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NewsPoster May 22, 2013 01:40 PM
Social researcher claims Apple no longer 'hot' to Gen-Y buyers
In a article that could have been written by Samsung's advertising department, the <em>Sydney Morning Herald</em> has <a href="" rel='nofollow'>published an article</a> detailing claims from "social researcher" Michael McQueen, who tracks the ever-shifting tastes of the group he calls "Gen-Y" (meaning people who reached their teenage years after 2001). In it, he says that despite <a href="" rel='nofollow'>wide evidence</a> to the contrary, Apple is "losing its cool" with youth.<br />
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McQueen says that Apple has already hit its peak on his "relevance curve" (which tracks a company's importance to its core market), and added that he believed the company could be "largely irrelevant" to people under 30 within five years -- unless, of course, Apple brings out another new product that finds an audience during that time. Painting the Gen-Y crowd as considerably more shallow and fickle than <a href=" vs/" rel='nofollow'>loyalty studies</a> have so far indicated, McQueen claims that Apple is "past the turning point" unless it can "release another game-changing product like they did with the iPhone and iPad. It's been a long time between drinks for them."<br />
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Though his statement seemingly ignores the fact that "game-changing products" from tech companies other than Apple that up-end established industries on a similar scale are exceedingly rare, McQueen thinks that "the next 12 months" will be "absolutely critical" for Apple if it wants to maintain its status among younger buyers. "They're not as hot as they were two years ago," he said.<br />
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As proof, he points to an <a href="" rel='nofollow'>annual ranking</a> of innovative companies published by Forbes magazine -- not normally known for its insight into the under-30 crowd -- that listed Apple as the 26th most innovative company, down from fifth place the year before. McQueen claims that the "rising profile" of companies like Samsung is creating a "subtle shift in what's now cool."<br />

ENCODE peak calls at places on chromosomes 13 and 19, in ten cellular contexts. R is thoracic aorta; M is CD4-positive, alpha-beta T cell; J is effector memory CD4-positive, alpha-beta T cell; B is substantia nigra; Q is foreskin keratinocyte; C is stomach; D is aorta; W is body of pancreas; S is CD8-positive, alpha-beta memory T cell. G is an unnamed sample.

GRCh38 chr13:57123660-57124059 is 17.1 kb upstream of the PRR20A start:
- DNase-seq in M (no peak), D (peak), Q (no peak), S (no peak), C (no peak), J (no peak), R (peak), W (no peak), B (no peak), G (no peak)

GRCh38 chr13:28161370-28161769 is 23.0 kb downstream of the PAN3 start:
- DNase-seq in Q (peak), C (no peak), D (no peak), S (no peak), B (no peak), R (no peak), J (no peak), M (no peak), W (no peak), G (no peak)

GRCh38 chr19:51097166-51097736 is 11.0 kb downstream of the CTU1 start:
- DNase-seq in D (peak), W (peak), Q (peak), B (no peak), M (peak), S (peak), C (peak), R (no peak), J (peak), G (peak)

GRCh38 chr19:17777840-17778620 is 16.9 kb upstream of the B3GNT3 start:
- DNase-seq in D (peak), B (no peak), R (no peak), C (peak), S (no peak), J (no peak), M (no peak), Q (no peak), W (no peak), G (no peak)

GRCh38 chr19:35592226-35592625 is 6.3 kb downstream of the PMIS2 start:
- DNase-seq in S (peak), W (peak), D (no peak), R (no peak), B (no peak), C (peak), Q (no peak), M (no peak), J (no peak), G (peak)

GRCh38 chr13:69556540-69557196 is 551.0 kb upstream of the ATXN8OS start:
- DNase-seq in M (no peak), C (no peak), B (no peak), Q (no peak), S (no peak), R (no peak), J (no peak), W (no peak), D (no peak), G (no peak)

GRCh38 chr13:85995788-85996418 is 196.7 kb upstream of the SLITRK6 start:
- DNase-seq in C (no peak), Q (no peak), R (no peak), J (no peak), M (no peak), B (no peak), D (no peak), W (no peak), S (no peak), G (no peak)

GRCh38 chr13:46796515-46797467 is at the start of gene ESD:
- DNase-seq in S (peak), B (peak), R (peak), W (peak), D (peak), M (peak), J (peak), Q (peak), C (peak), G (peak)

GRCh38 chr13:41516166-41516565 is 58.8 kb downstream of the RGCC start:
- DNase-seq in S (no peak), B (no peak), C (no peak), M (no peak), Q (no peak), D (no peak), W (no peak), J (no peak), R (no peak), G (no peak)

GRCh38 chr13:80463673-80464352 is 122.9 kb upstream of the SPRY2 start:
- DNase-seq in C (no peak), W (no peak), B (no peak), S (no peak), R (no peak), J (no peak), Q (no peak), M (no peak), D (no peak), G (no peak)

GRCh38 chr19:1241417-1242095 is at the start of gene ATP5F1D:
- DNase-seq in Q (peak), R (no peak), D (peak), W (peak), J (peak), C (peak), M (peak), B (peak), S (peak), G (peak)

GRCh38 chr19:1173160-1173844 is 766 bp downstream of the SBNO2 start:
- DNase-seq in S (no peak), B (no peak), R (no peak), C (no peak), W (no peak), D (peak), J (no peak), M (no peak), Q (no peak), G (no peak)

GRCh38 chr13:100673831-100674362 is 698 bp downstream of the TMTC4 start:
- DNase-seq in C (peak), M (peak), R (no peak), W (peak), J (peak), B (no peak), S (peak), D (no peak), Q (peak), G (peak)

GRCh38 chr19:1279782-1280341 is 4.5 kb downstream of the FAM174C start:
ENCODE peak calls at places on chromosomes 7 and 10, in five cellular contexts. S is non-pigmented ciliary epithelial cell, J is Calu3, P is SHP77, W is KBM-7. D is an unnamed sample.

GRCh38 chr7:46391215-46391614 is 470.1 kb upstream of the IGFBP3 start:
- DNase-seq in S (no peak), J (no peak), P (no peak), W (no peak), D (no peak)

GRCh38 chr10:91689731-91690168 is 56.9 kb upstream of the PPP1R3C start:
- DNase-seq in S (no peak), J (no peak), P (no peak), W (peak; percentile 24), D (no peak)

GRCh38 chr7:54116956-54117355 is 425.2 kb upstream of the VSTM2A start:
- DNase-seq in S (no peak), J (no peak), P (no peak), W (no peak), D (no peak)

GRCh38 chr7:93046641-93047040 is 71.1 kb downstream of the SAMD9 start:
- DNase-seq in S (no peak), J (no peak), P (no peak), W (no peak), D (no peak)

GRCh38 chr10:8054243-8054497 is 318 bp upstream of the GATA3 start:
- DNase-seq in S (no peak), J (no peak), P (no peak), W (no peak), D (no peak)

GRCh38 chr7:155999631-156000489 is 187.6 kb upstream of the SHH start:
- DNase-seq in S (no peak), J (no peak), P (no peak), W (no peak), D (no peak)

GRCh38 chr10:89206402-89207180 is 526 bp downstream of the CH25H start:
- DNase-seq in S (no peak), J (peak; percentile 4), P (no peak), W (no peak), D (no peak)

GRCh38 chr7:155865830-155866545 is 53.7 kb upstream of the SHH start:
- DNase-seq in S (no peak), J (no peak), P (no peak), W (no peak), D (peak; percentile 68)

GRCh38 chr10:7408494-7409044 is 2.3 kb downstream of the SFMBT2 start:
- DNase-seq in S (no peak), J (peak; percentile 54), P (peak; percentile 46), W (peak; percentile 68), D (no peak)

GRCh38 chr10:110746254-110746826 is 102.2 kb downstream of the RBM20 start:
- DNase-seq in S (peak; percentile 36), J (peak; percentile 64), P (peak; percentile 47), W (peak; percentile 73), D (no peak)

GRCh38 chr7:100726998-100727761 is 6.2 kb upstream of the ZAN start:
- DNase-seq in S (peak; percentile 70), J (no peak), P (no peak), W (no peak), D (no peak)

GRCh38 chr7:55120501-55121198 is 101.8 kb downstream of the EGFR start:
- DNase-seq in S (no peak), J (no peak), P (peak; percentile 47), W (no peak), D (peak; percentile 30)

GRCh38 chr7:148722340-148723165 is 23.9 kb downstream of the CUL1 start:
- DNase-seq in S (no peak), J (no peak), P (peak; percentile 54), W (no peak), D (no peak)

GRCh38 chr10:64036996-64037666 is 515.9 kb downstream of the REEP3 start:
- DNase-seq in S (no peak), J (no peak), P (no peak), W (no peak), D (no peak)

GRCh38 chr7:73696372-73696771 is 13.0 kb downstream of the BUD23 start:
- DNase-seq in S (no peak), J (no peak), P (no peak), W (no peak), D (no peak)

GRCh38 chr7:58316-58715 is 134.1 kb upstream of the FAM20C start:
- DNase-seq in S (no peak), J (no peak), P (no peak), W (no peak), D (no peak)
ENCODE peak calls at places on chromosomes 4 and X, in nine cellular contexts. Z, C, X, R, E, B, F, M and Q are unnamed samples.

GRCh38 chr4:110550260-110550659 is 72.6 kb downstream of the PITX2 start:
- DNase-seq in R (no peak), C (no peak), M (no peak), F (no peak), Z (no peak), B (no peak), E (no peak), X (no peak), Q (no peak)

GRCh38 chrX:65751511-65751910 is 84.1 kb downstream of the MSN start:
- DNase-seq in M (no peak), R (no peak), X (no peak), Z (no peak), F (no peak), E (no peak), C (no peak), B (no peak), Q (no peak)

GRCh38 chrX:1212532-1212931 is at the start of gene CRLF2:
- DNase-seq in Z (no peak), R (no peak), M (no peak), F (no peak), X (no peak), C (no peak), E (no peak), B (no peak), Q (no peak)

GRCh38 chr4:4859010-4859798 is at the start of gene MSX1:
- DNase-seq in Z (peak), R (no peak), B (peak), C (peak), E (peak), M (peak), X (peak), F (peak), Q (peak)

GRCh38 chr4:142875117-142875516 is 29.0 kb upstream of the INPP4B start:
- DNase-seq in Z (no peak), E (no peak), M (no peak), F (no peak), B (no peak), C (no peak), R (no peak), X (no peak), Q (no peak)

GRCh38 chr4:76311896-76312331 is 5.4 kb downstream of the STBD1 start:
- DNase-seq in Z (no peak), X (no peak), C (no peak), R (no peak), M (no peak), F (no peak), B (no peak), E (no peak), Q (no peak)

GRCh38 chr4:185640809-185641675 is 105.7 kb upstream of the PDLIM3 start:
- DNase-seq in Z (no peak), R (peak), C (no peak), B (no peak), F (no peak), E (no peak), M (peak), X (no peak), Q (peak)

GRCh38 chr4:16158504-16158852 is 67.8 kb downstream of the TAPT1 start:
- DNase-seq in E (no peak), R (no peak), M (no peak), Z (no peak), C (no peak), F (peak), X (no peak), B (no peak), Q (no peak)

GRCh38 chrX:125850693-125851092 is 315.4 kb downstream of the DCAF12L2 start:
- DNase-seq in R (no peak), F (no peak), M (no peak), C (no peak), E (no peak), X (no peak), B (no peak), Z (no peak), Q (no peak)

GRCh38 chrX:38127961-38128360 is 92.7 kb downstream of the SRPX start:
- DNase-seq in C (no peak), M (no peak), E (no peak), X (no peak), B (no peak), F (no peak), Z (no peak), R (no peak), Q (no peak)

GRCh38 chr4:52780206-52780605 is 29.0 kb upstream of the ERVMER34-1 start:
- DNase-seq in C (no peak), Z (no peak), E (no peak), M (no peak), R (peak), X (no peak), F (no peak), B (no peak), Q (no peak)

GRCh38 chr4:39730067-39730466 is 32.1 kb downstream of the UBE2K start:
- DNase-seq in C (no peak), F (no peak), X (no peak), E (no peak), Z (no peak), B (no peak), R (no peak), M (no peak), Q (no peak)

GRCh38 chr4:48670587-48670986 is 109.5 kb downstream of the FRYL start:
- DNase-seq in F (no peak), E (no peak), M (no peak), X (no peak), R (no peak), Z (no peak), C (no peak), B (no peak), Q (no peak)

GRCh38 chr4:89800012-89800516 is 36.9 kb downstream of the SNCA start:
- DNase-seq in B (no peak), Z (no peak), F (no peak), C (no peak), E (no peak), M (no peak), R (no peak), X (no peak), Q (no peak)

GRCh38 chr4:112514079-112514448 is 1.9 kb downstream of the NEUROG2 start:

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Though it is certainly true that the younger end of the "Generation Y" spectrum change their tastes more quickly than older demographics, there remains little evidence to support McQueen's postulations. The iPad and iPhone remain the most <a href="" rel='nofollow'>wished-for tech items</a> on teens' Christmas lists, and a recent survey of <a href=" .fall/" rel='nofollow'>high-schoolers</a> showed declining interest in non-Apple brands of smartphones or tablets. The iPhone 5 and the nearly two-year-old iPhone 4S (and the nearly three-year-old iPhone 4) remain in the top four <a href=" axy.s.iii.figures/" rel='nofollow'>top-selling individual smartphone brands</a> in the world.<br />
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While Apple certainly could lose its cache among young people if it fell seriously behind its competitors, there's again little evidence that this is going to happen. A new, restyled iPad and spec-bumped iPad mini -- along with both a new iPhone "5S" model and a possible low-cost iPhone variant -- are expected this year, as is a refreshed MacBook lineup, a new Mac Pro and potentially all-new Apple products such as the rumored branded HDTV device. Both iOS and OS X are likely to get a refresh and design overhaul this year, and other software is likely to see significant updates as well.<br />